Books that would never grace my shelves

Tsunduku (courtesy of

Bedroom tsundoku (courtesy of

I spend far too much of my time thinking about books I would like to read, am going to read, or have read and would read again if only there was time. I also think about the amount of books lying around the house and how maybe I should try harder to get rid of some so I can inevitably end up buying more. Although, there are many more books that will never grace my shelves, far more than I could ever read or afford.

The only thing these books have in common is that they are the ones at my local library. What surprises me is that out of my friends who are as committed to reading as I am, is how few of them visit a library. It’s just not something that occurs to them, because I think many of us, including myself are caught in the fetish of having to own the books we read. I do love the books I own and fully intend to read some of them again, though I am pretty sure, if I am being honest, that I never will. So why own them in the first place?

I know it’s not as easy that, after all a tattered paperback read on holiday, or when you were with someone can prompt an avalanche of memories to flood back to you. I have bought books recently I originally had many years ago because I liked them at the time, and they bring old memories alive again.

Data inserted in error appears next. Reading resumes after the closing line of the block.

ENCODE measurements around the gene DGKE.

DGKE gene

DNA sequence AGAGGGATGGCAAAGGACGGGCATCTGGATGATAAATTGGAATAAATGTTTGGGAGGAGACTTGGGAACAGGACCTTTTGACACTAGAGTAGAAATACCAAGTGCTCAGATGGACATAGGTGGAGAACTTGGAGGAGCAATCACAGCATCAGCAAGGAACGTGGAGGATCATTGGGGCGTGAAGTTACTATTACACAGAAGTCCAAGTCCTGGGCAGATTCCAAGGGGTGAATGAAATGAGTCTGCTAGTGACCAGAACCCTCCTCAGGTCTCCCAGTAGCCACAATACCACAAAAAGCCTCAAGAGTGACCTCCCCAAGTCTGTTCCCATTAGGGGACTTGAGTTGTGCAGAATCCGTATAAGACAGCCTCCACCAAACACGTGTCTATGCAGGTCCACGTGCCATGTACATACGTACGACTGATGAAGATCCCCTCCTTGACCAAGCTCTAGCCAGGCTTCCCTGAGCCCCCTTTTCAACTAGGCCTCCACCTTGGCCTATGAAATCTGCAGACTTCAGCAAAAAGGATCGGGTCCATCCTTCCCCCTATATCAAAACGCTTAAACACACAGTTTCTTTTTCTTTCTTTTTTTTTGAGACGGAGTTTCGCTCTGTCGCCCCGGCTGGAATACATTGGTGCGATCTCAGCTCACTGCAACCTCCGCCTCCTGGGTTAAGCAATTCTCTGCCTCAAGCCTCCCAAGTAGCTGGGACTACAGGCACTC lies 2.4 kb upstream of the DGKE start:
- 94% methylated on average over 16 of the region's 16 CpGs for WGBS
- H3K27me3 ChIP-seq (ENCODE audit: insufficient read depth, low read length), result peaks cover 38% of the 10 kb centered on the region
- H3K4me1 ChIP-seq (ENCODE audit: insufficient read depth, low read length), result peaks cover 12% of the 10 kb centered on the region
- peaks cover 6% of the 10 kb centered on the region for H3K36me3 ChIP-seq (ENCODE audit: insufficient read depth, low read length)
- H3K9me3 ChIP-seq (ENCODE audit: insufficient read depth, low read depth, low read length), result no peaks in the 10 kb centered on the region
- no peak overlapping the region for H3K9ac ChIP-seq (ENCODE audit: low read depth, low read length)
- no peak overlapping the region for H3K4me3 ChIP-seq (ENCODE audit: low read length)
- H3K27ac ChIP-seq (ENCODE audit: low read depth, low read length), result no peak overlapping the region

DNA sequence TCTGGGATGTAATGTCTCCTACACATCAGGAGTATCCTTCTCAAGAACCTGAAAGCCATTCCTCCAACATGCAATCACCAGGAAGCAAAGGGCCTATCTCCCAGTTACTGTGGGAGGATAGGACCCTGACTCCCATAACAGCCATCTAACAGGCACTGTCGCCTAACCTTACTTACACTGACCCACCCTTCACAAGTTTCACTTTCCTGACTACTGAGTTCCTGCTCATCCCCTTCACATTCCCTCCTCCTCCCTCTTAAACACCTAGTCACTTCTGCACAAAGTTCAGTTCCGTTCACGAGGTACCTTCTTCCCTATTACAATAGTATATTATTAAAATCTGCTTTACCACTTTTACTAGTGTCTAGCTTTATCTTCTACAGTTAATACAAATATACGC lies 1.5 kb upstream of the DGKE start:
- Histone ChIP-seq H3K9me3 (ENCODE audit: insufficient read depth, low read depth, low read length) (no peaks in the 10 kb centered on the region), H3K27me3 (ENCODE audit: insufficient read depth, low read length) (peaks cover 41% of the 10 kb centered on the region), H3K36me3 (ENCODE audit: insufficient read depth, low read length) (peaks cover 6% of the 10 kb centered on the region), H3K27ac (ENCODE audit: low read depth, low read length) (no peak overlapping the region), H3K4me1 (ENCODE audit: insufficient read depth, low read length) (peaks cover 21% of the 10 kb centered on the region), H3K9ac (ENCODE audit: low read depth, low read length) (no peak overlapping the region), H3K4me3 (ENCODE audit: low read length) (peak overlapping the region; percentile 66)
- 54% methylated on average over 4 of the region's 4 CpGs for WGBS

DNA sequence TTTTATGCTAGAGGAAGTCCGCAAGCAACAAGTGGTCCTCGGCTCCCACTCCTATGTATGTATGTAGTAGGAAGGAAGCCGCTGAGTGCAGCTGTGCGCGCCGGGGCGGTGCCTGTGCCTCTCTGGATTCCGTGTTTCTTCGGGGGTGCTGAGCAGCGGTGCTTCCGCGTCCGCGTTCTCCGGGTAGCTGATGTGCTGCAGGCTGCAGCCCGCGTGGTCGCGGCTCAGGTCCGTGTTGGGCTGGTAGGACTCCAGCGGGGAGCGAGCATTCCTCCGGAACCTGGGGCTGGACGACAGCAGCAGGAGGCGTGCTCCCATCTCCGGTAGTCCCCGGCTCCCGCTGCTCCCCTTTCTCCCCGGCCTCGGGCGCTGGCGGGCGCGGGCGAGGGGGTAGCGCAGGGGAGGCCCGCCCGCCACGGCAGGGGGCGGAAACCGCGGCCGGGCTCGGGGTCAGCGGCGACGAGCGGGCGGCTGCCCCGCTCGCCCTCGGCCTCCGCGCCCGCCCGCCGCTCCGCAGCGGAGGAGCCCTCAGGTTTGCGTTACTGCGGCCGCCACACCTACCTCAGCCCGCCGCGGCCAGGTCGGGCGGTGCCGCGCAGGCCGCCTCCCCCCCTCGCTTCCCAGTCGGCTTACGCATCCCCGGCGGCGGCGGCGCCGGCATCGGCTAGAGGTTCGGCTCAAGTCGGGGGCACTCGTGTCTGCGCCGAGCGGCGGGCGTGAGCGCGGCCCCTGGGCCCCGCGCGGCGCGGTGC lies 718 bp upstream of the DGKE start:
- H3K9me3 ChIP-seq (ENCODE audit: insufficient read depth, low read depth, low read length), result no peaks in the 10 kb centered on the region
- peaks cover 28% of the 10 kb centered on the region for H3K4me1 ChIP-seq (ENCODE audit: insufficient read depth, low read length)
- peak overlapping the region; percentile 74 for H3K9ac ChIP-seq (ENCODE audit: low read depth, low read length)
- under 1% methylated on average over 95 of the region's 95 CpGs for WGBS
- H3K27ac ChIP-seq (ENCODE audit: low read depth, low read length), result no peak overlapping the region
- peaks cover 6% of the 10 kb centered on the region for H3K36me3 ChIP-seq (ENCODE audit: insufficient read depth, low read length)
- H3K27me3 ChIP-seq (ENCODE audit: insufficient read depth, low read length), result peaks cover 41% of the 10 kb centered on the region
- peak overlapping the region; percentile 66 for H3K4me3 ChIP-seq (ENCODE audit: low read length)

But, I want to get over this fetish of ownership and make more use of my local library. As they say, you need to use it or lose it. There have been more than 300 libraries shut in the UK since 2010 and perhaps if more people had used them they would be still be open? all I know is that libraries are much more than somewhere you can pick up a Mills & Boon. They are social resource for those who can’t afford to buy every book they’d like, which is most of us really. There are students and writers like me who need somewhere quiet to work but still want some company around them. There’s also the coffee, the newspapers and the fact you don’t need to pay to enter, it’s warm and no-one’s going to ask you to leave because you have not bought or ‘monetized’ anything in the last half an hour.

So, if I have one message this week, it’s to get down to your municipal library and see all those beautiful books that will never grace your or anyone else’s shelves before they disappear for good, because that would be a tragedy.


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